Falling in Love with Florence

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Elizabeth Benz
February 20, 2014

This was meant to be posted last week but I had some trouble with my account – sorry for the delay!

Valentine’s Day isn’t that much of a big deal here in Italy. Yes, you’ll find Valentine’s-themed chocolates and a small rack of cards in the bookstore, but overall the holiday seems like it will come and go without much fanfare. This is in contrast to the U.S, where I’m pretty sure the square footage in Target dedicated to Valentine’s merchandise is larger than your average grocery store here. There are some things I miss about the holiday, like those candy conversation hearts that are likely to break a tooth. Finding a card for my “ragazzo” back home was tricky, as I had to look in quite a few stores to find something that wasn’t for a longtime married couple or a five year old girl. As my big plans for Valentine’s Day involve treating myself to a €9 can of Betty Crocker frosting from the international grocery store and eating it with a spoon, I have decided to dedicate this post to my love affair with the city of Florence.

Florence was everything I could possibly have hoped it would be. I went with a fellow IES student, and in three days we managed to go to four museums, two churches, climb 483 steps to the top of the Duomo, and about half that amount for the postcard view from Piazza Michelangelo. We started with the statue of Michelangelo’s “David,” which surprised me because it’s huge – seventeen feet tall! It’s so lifelike that you almost expect it to move. Later that day we visited the Basilica di Santa Croce, another gorgeous Renaissance church. It is most famous for being the traditional final resting place of famous and influential Florentines, among them Niccolò Machiavelli,

Galileo Galilei, Michelangelo Buonarroti, and Gioacchino Rossini. Other higlights of the trip include climbing to the top of the Duomo (pictures below), which was worth it for the exquisite views despite the very steep and claustrophobic climb up to the top, and seeing the Galleria degli Uffizi. This art museum contains much of the art donated to the city of Florence by the Medici family, and displays famous works such as the “Birth of Venus,” by Botticelli.

One of the things I loved most about the city is that you constantly feel like you’re following in the footsteps of giants; larger-than-life figures from your high school history lessons and literature studies and art classes . It makes you remember that they were real people, and in this incredible city they lived and worked and died just like everyone else. I found myself reflecting on the breadth of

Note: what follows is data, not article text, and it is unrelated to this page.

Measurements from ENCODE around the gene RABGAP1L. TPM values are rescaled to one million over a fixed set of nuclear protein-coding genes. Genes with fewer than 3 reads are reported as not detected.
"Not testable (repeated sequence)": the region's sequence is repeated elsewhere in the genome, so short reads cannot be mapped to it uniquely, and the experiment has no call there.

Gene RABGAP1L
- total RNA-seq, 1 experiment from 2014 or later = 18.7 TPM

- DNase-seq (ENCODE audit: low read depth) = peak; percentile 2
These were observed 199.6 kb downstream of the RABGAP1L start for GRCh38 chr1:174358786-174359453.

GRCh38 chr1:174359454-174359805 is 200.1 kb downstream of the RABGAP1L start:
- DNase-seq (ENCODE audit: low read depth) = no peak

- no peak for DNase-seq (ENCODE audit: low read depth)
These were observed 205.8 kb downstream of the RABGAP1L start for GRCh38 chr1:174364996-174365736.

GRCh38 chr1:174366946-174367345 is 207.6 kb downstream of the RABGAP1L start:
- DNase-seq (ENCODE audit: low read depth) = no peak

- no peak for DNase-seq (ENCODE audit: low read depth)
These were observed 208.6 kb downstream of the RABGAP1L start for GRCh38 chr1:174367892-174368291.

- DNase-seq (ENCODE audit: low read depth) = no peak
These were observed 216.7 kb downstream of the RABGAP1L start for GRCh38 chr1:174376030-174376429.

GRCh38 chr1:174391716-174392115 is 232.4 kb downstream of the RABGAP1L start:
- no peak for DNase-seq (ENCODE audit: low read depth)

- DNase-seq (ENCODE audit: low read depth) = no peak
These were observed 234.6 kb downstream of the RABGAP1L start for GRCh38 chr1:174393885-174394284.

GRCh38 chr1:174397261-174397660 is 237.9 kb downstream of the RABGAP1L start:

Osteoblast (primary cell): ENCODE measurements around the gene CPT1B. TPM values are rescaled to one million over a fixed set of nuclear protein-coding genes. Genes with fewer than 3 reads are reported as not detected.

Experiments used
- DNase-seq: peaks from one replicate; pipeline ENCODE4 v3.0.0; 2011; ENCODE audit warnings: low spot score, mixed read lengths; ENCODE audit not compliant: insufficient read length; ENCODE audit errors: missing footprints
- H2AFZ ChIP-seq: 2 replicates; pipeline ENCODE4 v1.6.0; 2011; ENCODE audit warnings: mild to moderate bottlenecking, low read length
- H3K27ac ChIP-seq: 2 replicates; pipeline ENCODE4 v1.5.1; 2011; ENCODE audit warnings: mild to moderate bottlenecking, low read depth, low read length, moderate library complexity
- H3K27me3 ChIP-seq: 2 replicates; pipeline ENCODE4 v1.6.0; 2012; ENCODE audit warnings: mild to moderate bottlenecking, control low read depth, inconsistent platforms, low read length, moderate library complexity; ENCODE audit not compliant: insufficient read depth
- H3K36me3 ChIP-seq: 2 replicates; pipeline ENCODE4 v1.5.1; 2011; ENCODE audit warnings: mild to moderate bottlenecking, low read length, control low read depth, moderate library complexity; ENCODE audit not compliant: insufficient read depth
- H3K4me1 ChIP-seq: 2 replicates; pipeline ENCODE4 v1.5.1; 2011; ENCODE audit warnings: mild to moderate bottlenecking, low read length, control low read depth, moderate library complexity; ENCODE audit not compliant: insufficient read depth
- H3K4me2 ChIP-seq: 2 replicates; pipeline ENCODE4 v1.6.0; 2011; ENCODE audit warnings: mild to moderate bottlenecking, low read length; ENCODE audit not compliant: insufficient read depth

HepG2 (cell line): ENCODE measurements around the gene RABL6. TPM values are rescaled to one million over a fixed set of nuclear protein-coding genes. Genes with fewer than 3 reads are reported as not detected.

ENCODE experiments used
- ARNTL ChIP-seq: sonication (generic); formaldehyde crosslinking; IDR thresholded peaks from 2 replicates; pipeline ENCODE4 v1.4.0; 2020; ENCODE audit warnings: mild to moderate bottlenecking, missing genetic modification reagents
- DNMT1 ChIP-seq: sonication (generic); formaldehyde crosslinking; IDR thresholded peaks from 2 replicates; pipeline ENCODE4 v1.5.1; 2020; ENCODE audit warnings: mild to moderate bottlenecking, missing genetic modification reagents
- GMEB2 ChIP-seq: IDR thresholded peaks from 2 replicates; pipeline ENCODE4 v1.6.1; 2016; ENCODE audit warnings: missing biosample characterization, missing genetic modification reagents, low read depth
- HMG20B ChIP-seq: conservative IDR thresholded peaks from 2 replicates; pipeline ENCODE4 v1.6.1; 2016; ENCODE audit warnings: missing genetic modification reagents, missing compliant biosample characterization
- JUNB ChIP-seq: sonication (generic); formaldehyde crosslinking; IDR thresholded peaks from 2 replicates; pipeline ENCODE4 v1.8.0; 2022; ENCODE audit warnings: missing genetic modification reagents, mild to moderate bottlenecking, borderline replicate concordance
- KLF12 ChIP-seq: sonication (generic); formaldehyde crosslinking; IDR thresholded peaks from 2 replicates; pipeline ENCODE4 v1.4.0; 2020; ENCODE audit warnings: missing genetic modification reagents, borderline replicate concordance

human talent and creativity, and the deep desire to create beautiful works of art that still inspire us five hundred years later. This trip was a wonderful early Valentine’s Day present to myself, and the memories will undoubtedly last much longer than my can of frosting.

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Elizabeth Benz

<p><span style="color: rgb(29, 29, 29); font-family: Arial, Verdana, sans-serif; font-size: 12px; line-height: normal; background-color: rgb(237, 237, 237);">Elizabeth Benz is a lifetime upstate New York resident who never takes the snow brush out of the back seat of her car. Originally from Buffalo, NY, she is a senior Music Education/Violin Performance major and Italian minor at Ithaca College. These three passions were intertwined on a life-changing trip in 2006 to the International Suzuki Method Conference in Turin, Italy, where she not only saw the communicative power of music across young artists from many nationalities, but also fell in love with the language and culture of the country. Eight years later she is fulfilling the promise she made to herself to return to Italy, after completing her senior student teaching practicum. She is particularly interested in observing the emphasis and importance placed on youth music and arts programs across Europe, and returning with ideas to inspire and support her own program at a future teaching job.</span></p>

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